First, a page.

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POLS 2080 (26)
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Chapter Fifteen Summary

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University of Guelph
Political Science
POLS 2080
Adam Sneyd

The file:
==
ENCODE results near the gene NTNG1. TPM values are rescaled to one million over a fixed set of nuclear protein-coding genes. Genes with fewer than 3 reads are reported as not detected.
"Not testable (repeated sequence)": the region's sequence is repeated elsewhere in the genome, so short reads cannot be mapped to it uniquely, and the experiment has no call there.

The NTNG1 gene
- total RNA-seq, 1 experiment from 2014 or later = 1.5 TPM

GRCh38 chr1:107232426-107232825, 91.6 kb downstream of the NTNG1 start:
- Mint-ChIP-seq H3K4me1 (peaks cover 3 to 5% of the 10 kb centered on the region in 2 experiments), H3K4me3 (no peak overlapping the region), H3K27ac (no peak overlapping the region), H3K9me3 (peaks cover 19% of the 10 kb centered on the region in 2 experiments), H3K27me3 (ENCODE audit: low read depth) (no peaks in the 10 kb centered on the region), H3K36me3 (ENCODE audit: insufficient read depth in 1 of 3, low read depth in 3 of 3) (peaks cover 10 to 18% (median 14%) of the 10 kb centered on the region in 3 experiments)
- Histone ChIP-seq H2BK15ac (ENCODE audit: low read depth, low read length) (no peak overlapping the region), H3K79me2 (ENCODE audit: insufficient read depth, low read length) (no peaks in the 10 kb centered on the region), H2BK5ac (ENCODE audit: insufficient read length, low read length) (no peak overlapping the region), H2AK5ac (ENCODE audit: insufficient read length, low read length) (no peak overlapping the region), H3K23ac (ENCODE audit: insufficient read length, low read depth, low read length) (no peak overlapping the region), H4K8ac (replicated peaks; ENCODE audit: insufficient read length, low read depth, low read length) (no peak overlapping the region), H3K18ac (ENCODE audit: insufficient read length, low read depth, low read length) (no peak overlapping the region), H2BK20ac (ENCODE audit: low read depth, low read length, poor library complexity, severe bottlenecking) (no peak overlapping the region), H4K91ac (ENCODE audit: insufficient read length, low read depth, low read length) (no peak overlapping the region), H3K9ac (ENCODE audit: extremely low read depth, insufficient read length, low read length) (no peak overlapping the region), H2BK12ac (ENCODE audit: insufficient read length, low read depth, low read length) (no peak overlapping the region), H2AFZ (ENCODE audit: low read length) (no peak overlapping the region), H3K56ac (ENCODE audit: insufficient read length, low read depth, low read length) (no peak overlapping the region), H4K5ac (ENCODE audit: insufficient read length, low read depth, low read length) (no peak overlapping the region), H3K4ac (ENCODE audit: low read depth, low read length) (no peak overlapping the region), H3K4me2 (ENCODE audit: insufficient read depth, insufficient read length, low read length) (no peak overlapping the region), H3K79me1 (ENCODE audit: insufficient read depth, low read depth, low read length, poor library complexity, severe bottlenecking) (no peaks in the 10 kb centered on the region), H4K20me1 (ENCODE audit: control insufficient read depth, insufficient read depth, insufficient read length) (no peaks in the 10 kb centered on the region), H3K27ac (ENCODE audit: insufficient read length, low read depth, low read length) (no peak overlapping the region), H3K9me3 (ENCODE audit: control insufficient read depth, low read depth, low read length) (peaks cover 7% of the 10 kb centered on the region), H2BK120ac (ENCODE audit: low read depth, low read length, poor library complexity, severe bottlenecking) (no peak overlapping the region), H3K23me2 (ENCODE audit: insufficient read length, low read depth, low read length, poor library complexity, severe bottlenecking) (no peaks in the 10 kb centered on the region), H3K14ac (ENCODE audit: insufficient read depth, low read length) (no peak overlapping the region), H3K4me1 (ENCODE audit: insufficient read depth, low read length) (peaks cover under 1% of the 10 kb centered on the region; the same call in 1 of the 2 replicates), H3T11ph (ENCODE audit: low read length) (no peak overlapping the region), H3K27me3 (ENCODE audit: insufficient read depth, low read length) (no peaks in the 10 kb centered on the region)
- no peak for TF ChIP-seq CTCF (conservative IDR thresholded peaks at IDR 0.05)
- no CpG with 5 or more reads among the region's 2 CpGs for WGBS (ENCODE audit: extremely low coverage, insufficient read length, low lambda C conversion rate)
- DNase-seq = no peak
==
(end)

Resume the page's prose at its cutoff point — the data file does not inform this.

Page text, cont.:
Chapter Fifteen: FreeTrade and Fair Trade Introduction  Free trade is the dominant view of major international organizations, premised on key notions: o removal of trade barriers o the state‘s role in society and economy is limited since the state chokes individual liberty o an unregulated market is seen as a ‗hidden hand‘ and the best device to mobilize the individual for the benefit of all  Neoliberals argue that, historically, economic growth in the North stemmed from 18th- and 19th-century devotion to free trade principles: o Principles like comparative advantage spark international competition—nations specialize, all benefit  New trade theorists are also free market proponents, yet less optimistic of the overall benefits of comparative advantage (South eventually benefits over North)  Fair trade Perspective is not optimistic about win-win in international trade: o Historically, markets have always been regulated to benefit the rich in the North and NICs in order to ensure a dominant position in the world market  Market regulation is needed to protect the weak in order to create equal international trading  The strongest proponents of the fair trade perspective stem from dependency and underdevelopment theories (1960 to 1970s) o Fair trade theorists argue colonialism created First World imperialism and Third World neo-colonial nations (the South) o Development in the South is restricted by unequal exchange  Fair traders criticize free trade for ignoring political and market conditions (high technology vs. agricultural and low wage goods) underlying comparative advantage  Win–lose outcome: Fair traders argue that poor nations cannot develop industries without active government support to protect them from global market forces  Fair trade ideas influenced international trade policies of the 1960 and 1970s, and waned in influence during the domination of the neoliberal (free trade) paradigm Free Trade and Fair Trade Since 1945  Contrary to debates, both free and fair trade perspectives involve the state as a ‗major player‘ in the market o The state is still in charge of creating the rules surrounding the economy and how business is conducted in it o The tension is less about the amount of state intervention and more focused on the manner of intervention  In 1945, state leaders (dominated by US interests) established regulations for international trade and development at Bretton Woods o The people at the conference believed that the protectionism leading to the 30s caused the crash and it should be transitioned into a period of liberalization o GATT was established to achieve reduction in trade barriers o IMF and World Bank were formed to oversee the international monetary system (short term loans and long term development focus, respectively) o The new international monetary system was fixed to the US dollar and gold, and was promised to provide stability to trading  Embedded liberalism (state intervention within a liberal free trade framework) emerged from Bretton Woods o Mechanisms were established to ensure stability for southern commodities o Commodity control schemes (1948) were managed by the UN  Entailed the use of buffer stocks that could be built up in times of surplus and reduced in times of shortage  When prices were low countries would withhold stock to regulate prices again and vice versa o International Coffee Agreement (1963–1989)  By 1960s commodity control schemes failed to bring export earnings to the South, leading to the UN Conference on Trade and Development-UNCTAD (1964)  UNCTAD members from North voted against key resolutions for ―fairer trade, not aid‖ and for the elimination of northern protectionist policies on primary goods  Demands of the South were reflected in: o the UN Programme of Action for the Establishment of a New International Economic Order (1974) o the UN Charter of Economic Rights and Duties of States (1976).  UNCTAD was successful in promoting compensatory finance schemes such as Export Earnings Stabilization Agreements (STABEX)  By the late 1970s, embedded liberalism was abandoned for free trade/neoliberal policies  There was a move to eliminate the state‘s role in the economy and to access southern markets and cheap labour  Foreign debt crises emerged, forcing over 100 nations to implement (ineffective) IMF Structural Adjustment Policies (SAPs), ushering in a new era of free trade  In 1994, the World Trade Organization (WTO) formed with 120 member states to police and promote free trade and deregulation  WTO opposed any links with U
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